Jaguar driver jailed for car park rage incident

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A jaguar driver was jailed for six months after he knocked down a parking attendant who had just given him a ticket for using a parent and child space when not entitled .

This is Bristol | Jaguar driver jailed for car-park rage

I wonder if they also ticket people who park across two bays there !
 
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st13phil

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Using a motor vehicle as a weapon is a very, very silly thing to do - as this case illustrates. Whether a 6-month jail term is appropriate or not only those privvy to the details of the case can say (although it does have a whiff of exemplary about it), but I did notice that for once a newspaper article has correctly stated that
Tickets issued to other drivers for using them are civil claims which have to be pursued through a county court, rather than an official fine
(my bold).
 

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Does anyone know the age limit for these "Parent and Child" spaces?

Only, I still consider myself a child.... and I am a parent.

On top of which, my car is my baby.
 

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Does anyone know the age limit for these "Parent and Child" spaces?

Only, I still consider myself a child.... and I am a parent.

It's usually defined on the signs.
 

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I seem to remember reading a year ago or so about a pregnant lady who got fined for parking in "Parent and Child" space and the parking company insisted that the child must be born first....
 

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..but on reflection, I still think that 6 months for dangerous driving when no one was injured, and as the judge said '...you completely and utterly lost reason, which I accept was out of character', is far too harsh a punishment, in fact utterly disproportional.

Especially when you consider that the vast majority of drivers seen on 'Police, Camera, Action' evading a convoy of police pursuit cars for miles and miles on motorways and in town centres and causing havoc and damage to property on the way, usually get away with a mere driving ban.
 

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..but on reflection, I still think that 6 months for dangerous driving when no one was injured, and as the judge said '...you completely and utterly lost reason, which I accept was out of character', is far too harsh a punishment, in fact utterly disproportional.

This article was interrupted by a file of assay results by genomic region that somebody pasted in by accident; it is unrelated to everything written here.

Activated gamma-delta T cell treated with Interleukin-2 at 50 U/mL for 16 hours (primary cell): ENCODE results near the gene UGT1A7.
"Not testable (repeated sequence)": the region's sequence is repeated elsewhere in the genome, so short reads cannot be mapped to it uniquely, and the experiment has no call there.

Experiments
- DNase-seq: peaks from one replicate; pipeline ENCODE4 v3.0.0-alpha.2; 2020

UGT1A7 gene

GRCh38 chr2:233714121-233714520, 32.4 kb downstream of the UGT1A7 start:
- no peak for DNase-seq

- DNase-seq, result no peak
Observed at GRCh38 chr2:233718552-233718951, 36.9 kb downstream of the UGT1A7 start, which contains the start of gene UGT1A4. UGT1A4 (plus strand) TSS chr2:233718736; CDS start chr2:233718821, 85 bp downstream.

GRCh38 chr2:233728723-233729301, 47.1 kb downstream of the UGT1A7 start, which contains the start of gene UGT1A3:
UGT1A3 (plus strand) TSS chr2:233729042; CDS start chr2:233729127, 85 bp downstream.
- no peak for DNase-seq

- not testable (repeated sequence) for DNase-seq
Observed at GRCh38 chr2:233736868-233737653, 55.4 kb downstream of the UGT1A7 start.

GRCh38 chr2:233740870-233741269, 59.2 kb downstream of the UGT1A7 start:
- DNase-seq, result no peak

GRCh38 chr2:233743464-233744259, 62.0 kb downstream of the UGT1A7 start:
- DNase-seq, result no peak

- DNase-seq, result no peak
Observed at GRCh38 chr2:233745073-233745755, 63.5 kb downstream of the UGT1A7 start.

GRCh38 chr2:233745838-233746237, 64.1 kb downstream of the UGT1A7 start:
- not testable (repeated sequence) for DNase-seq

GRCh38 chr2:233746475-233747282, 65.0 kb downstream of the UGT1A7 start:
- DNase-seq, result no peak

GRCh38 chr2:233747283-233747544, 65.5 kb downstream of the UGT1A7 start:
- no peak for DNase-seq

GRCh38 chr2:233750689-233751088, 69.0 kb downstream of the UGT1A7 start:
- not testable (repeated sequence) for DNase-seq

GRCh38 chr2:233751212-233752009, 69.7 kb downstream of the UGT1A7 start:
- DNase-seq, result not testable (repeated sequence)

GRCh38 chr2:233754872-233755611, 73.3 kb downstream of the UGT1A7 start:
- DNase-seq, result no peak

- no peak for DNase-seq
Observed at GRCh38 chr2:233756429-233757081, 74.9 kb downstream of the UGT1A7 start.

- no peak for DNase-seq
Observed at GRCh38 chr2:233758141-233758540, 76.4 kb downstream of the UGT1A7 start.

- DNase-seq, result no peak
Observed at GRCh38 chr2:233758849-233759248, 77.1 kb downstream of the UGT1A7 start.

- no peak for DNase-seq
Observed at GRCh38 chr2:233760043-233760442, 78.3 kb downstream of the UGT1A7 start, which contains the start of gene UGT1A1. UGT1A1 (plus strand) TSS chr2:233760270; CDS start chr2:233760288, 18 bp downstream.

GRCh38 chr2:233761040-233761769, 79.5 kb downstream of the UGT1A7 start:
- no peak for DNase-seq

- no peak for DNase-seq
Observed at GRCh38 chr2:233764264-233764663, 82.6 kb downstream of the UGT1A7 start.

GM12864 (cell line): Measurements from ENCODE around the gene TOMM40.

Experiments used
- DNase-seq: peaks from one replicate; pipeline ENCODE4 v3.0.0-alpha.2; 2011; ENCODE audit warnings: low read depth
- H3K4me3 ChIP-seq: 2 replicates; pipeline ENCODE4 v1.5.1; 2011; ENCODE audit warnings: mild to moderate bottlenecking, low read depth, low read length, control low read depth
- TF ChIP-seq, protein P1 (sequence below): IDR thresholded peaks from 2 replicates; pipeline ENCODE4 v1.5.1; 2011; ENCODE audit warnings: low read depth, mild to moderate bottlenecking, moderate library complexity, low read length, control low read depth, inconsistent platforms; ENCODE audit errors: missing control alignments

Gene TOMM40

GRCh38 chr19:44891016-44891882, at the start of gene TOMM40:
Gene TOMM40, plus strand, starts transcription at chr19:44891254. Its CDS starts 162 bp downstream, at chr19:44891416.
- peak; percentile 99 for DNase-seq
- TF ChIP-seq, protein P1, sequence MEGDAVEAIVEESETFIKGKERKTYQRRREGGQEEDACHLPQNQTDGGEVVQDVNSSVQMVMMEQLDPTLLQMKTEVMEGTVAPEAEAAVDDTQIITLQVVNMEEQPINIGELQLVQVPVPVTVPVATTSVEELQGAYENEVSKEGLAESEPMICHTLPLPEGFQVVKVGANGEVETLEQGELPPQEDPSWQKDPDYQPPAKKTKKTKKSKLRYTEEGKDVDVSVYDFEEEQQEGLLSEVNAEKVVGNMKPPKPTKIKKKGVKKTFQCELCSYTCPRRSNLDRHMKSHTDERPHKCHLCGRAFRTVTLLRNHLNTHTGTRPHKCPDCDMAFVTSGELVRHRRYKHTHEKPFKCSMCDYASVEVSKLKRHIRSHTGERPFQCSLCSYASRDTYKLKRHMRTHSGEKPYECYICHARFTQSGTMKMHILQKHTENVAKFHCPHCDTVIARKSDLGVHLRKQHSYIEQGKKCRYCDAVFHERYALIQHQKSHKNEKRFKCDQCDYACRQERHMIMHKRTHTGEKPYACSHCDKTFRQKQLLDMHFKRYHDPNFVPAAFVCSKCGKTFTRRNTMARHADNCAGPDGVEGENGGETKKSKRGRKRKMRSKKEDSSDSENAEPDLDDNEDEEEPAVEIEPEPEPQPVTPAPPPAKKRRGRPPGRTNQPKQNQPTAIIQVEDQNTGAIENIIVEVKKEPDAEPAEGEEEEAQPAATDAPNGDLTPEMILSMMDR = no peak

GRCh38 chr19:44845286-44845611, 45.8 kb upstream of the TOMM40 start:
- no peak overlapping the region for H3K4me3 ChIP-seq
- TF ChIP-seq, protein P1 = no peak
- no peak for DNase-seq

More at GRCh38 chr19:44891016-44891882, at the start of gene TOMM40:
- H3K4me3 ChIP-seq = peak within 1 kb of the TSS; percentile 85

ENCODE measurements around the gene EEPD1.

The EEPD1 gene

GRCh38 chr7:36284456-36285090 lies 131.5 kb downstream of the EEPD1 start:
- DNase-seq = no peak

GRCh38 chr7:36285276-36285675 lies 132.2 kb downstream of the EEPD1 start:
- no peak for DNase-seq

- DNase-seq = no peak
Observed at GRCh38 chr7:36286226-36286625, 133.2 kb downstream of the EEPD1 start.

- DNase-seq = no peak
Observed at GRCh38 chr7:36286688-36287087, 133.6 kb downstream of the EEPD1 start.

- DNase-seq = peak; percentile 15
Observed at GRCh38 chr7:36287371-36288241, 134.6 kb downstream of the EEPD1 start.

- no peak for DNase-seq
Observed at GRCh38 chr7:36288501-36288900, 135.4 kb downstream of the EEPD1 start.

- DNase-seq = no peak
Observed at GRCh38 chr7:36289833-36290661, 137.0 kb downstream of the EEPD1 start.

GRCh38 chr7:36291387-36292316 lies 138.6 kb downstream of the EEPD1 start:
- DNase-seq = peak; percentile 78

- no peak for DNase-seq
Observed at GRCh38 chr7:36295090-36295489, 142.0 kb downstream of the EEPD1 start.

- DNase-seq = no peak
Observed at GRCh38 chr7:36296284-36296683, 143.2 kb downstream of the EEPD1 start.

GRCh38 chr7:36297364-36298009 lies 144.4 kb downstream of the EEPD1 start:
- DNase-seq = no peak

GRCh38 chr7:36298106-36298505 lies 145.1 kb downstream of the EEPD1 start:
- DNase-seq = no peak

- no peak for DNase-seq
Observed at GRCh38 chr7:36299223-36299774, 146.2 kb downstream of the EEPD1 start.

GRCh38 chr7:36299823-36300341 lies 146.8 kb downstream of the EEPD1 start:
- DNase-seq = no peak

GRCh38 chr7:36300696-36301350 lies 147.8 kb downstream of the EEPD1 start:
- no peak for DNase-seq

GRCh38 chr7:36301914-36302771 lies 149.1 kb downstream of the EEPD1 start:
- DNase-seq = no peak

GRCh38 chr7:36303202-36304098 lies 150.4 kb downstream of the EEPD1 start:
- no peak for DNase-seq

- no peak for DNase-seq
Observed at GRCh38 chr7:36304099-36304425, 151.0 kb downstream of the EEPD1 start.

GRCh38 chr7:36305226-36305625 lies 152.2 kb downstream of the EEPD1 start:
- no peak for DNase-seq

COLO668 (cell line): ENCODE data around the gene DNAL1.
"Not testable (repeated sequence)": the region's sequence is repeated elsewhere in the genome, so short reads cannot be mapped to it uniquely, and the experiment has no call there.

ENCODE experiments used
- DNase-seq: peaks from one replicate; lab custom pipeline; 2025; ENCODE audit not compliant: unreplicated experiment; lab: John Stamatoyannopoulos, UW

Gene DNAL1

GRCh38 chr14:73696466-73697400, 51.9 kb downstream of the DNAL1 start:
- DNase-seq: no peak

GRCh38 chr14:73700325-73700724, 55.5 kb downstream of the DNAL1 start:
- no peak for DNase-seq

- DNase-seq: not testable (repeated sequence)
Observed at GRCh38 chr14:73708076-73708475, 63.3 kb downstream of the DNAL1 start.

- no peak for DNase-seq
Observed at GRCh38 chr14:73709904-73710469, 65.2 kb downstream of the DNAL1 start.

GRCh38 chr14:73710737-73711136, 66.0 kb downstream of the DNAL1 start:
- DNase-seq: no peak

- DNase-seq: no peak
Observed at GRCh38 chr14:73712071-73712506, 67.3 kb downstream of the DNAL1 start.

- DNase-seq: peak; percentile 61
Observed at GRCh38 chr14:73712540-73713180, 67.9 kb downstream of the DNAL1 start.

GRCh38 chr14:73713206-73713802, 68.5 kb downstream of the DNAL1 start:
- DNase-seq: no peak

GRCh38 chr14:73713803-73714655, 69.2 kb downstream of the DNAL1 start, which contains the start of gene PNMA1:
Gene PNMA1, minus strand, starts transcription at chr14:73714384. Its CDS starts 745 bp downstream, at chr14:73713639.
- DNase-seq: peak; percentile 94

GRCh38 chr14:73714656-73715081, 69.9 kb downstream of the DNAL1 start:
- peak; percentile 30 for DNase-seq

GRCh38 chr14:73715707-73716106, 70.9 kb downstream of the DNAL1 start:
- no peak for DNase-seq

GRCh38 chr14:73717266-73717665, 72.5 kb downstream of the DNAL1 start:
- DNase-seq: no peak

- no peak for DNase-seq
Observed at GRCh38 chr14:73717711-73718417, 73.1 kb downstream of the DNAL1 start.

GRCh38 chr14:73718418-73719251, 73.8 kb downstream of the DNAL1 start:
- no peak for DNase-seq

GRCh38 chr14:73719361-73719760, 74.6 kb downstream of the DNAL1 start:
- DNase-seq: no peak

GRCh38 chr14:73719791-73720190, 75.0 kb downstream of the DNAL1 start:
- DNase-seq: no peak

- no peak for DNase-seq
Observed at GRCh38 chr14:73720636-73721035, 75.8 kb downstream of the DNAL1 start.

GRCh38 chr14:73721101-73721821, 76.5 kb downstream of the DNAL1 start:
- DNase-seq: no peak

Especially when you consider that the vast majority of drivers seen on 'Police, Camera, Action' evading a convoy of police pursuit cars for miles and miles on motorways and in town centres and causing havoc and damage to property on the way, usually get away with a mere driving ban.

True but what is the sentence for assault, because thats what it can be shown as.... even if it didnt result in injury. For instance if you knock a policeman's helmet/hat off it is also counted as assault........
 

markjay

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True but what is the sentence for assault, because thats what it can be shown as.... even if it didnt result in injury. For instance if you knock a policeman's helmet/hat off it is also counted as assault........

This would have been the case has he been charged with assault. But he wasn't, the charge was dangerous driving.

I suspect the assault charge was dropped because it would have been very difficult to prove that he intended to assault the Asda employee - rather than (as the driver probably claimed) just storming off without due care.

If, however, he was convicted for dangerous driving but sentenced for assault - which seems to be the case - then this is plain wrong in my opinion and should not happen. You should be sentenced for the offence you were convicted on, and not for the crime you could not be prosecuted for...
 

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If, however, he was convicted for dangerous driving but sentenced for assault - which seems to be the case - then this is plain wrong in my opinion and should not happen. You should be sentenced for the offence you were convicted on, and not for the crime you could not be prosecuted for...

If you watch Law Abiding Citizen there is an exerpt from the film where Jamie Foxx says,"It's not what you think or know, it's what you can prove in court..."
 

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Prison & ban totally out of proportion in my opinion

I would disagree - I wish everyone who used their vehicle in this manner would be treated in the same manner.